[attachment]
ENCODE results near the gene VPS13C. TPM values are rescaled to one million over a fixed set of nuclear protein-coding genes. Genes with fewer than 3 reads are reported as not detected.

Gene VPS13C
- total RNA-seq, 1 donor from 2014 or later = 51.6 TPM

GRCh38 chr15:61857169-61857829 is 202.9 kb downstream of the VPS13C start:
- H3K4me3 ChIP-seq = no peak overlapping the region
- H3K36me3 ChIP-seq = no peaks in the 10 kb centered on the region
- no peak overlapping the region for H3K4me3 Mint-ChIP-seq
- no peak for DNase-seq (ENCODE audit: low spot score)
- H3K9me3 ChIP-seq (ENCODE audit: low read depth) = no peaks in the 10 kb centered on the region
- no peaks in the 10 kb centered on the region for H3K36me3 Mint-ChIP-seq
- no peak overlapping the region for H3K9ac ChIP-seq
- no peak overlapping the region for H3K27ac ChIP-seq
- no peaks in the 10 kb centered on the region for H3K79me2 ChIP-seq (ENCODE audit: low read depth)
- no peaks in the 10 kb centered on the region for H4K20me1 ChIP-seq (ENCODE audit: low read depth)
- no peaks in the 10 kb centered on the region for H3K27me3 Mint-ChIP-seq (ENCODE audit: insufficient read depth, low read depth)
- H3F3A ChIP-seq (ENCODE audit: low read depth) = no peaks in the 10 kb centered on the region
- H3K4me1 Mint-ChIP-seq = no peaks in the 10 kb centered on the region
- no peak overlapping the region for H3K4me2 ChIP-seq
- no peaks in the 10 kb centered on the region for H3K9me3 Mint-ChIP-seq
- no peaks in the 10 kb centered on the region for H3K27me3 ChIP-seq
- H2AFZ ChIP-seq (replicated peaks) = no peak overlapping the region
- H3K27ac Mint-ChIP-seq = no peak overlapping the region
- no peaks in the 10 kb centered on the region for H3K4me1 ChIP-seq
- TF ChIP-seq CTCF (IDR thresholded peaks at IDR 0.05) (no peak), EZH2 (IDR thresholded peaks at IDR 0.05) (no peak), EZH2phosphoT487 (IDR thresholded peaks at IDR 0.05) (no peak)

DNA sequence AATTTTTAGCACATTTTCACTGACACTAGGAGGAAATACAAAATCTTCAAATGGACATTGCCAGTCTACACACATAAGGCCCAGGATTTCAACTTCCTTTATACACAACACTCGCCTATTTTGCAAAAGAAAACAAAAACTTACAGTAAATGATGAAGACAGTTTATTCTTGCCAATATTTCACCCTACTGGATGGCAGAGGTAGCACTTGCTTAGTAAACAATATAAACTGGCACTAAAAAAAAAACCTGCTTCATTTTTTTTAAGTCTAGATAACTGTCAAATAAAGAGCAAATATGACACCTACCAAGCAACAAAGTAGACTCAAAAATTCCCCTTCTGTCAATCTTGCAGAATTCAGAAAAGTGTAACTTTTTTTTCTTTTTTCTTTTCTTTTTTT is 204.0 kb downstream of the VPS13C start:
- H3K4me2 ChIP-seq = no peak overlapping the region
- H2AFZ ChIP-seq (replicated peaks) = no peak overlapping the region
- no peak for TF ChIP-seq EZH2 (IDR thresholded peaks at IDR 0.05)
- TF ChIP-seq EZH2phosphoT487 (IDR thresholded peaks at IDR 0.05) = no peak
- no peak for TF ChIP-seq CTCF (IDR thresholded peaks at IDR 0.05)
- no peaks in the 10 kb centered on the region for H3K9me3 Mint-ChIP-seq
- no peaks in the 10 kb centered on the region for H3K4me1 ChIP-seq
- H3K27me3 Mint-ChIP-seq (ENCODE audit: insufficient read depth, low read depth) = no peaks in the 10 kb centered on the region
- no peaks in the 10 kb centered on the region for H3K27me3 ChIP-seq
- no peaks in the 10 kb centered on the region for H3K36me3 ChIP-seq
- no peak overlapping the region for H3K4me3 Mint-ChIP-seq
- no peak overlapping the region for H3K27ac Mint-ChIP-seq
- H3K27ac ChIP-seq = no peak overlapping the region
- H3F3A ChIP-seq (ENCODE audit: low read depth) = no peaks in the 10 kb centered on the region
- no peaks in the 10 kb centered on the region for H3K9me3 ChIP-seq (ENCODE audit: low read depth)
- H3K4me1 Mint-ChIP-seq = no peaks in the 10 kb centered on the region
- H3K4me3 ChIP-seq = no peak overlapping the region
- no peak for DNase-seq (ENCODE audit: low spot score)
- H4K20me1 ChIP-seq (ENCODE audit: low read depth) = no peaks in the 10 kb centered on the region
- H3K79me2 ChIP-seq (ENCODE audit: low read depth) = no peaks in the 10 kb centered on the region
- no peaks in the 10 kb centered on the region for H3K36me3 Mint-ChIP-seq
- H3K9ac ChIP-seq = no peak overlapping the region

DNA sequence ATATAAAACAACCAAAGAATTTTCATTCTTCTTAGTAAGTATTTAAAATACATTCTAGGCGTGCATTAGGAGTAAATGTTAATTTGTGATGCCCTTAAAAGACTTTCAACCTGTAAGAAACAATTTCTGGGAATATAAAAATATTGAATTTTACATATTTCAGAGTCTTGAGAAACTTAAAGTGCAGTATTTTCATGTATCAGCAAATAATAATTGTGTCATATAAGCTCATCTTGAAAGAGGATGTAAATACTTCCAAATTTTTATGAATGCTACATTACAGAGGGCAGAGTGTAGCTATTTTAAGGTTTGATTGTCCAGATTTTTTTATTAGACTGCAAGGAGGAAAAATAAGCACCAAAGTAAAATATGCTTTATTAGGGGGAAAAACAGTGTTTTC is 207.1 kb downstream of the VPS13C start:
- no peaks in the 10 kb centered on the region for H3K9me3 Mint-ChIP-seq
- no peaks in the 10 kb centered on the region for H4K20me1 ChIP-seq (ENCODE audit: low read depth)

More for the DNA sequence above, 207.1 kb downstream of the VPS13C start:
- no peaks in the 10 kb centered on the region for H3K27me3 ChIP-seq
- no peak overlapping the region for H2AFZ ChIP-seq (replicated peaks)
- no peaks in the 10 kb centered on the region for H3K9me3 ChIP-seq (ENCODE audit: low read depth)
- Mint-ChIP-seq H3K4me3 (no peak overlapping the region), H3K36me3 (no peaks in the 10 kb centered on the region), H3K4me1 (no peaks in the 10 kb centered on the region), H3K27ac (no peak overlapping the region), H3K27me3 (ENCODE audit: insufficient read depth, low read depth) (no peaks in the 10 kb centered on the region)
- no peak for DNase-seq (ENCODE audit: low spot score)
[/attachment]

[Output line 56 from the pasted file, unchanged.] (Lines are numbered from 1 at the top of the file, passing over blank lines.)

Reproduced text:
- no peak for DNase-seq (ENCODE audit: low spot score)